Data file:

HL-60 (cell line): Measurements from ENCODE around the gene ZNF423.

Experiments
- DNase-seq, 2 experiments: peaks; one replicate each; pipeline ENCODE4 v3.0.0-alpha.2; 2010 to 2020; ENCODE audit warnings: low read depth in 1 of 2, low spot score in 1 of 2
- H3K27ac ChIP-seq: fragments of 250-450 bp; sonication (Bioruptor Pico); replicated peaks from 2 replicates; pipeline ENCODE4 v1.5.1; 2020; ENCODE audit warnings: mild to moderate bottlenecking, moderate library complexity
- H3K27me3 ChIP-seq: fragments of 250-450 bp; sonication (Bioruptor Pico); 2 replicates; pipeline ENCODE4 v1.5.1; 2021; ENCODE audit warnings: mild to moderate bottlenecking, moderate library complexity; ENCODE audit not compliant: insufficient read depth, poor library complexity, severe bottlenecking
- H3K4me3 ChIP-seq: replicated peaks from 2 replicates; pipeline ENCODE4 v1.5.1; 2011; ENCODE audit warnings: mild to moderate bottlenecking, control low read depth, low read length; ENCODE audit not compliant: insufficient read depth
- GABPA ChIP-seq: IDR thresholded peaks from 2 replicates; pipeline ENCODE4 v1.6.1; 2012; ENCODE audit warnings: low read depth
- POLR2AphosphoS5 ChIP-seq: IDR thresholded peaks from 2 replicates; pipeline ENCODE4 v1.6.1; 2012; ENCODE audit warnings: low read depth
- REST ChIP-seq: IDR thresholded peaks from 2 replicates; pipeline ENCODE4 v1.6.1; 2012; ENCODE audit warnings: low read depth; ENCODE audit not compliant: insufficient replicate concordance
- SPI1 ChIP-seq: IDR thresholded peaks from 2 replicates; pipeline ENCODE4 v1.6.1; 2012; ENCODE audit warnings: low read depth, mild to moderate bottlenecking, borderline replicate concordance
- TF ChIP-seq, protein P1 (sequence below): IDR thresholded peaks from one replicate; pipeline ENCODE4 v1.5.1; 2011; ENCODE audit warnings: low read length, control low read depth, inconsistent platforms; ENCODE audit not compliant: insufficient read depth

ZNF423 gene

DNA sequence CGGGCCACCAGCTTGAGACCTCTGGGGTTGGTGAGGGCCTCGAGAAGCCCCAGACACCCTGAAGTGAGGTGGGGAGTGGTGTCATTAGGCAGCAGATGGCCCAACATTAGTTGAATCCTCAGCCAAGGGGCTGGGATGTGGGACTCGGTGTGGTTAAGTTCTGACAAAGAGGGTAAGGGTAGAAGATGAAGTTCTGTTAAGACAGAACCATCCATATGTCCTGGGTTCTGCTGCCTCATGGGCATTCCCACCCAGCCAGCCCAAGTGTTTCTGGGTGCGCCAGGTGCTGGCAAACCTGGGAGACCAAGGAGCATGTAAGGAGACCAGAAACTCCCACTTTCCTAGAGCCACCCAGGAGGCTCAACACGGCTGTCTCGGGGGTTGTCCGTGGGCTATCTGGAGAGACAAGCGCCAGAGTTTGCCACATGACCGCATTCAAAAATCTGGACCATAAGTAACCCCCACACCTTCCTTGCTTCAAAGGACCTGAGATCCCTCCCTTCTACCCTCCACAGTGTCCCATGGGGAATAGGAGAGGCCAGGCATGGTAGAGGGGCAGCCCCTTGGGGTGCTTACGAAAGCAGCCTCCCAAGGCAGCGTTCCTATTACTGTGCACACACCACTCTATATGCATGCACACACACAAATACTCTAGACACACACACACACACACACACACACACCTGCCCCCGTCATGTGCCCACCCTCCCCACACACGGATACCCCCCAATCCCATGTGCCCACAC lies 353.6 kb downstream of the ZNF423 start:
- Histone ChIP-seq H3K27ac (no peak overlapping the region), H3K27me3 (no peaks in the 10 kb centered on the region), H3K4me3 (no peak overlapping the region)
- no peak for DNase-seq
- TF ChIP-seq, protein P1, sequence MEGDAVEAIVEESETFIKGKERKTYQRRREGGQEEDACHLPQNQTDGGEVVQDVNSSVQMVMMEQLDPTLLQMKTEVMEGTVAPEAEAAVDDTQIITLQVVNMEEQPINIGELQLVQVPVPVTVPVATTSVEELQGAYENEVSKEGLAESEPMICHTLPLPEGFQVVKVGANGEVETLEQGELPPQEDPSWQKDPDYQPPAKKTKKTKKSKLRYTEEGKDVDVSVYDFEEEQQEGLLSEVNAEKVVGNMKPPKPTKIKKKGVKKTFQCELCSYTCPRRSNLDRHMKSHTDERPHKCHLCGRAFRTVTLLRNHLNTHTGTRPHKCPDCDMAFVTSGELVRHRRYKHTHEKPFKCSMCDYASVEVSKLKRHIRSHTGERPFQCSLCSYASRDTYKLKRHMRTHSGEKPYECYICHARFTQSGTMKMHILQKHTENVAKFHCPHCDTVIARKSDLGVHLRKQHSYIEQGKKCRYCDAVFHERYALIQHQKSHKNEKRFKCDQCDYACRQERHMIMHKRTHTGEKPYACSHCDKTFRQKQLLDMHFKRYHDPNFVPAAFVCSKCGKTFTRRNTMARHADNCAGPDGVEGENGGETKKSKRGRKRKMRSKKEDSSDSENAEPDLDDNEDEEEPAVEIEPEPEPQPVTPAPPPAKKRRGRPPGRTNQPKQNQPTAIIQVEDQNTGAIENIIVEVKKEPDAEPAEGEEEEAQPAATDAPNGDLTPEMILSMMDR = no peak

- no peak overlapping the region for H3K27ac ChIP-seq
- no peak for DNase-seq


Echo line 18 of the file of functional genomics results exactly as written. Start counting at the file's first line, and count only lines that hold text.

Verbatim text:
- no peak for DNase-seq